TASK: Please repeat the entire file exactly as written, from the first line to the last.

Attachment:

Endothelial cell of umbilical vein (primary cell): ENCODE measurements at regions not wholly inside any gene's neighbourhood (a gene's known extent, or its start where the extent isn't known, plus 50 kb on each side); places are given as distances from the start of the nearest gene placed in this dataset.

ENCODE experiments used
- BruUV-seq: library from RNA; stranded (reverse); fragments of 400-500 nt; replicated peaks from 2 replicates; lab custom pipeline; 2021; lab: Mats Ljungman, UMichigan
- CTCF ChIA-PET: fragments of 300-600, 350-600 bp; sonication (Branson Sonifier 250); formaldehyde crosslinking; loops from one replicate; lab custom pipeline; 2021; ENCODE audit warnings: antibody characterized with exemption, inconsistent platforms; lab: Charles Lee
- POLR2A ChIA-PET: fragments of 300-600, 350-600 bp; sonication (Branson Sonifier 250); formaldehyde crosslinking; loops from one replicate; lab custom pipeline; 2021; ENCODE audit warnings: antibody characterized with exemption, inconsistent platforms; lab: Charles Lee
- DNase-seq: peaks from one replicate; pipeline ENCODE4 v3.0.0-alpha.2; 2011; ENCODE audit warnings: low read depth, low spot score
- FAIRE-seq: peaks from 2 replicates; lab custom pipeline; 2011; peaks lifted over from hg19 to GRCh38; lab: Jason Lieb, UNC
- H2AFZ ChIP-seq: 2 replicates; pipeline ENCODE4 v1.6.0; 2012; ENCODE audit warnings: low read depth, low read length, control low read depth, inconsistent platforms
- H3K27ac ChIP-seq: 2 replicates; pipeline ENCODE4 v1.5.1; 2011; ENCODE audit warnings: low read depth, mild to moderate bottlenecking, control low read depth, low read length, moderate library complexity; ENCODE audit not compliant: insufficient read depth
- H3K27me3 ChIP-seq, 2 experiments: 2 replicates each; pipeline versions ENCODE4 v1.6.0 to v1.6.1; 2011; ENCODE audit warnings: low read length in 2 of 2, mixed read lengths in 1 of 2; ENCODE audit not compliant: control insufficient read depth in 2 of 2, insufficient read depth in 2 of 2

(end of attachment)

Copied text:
Endothelial cell of umbilical vein (primary cell): ENCODE measurements at regions not wholly inside any gene's neighbourhood (a gene's known extent, or its start where the extent isn't known, plus 50 kb on each side); places are given as distances from the start of the nearest gene placed in this dataset.

ENCODE experiments used
- BruUV-seq: library from RNA; stranded (reverse); fragments of 400-500 nt; replicated peaks from 2 replicates; lab custom pipeline; 2021; lab: Mats Ljungman, UMichigan
- CTCF ChIA-PET: fragments of 300-600, 350-600 bp; sonication (Branson Sonifier 250); formaldehyde crosslinking; loops from one replicate; lab custom pipeline; 2021; ENCODE audit warnings: antibody characterized with exemption, inconsistent platforms; lab: Charles Lee
- POLR2A ChIA-PET: fragments of 300-600, 350-600 bp; sonication (Branson Sonifier 250); formaldehyde crosslinking; loops from one replicate; lab custom pipeline; 2021; ENCODE audit warnings: antibody characterized with exemption, inconsistent platforms; lab: Charles Lee
- DNase-seq: peaks from one replicate; pipeline ENCODE4 v3.0.0-alpha.2; 2011; ENCODE audit warnings: low read depth, low spot score
- FAIRE-seq: peaks from 2 replicates; lab custom pipeline; 2011; peaks lifted over from hg19 to GRCh38; lab: Jason Lieb, UNC
- H2AFZ ChIP-seq: 2 replicates; pipeline ENCODE4 v1.6.0; 2012; ENCODE audit warnings: low read depth, low read length, control low read depth, inconsistent platforms
- H3K27ac ChIP-seq: 2 replicates; pipeline ENCODE4 v1.5.1; 2011; ENCODE audit warnings: low read depth, mild to moderate bottlenecking, control low read depth, low read length, moderate library complexity; ENCODE audit not compliant: insufficient read depth
- H3K27me3 ChIP-seq, 2 experiments: 2 replicates each; pipeline versions ENCODE4 v1.6.0 to v1.6.1; 2011; ENCODE audit warnings: low read length in 2 of 2, mixed read lengths in 1 of 2; ENCODE audit not compliant: control insufficient read depth in 2 of 2, insufficient read depth in 2 of 2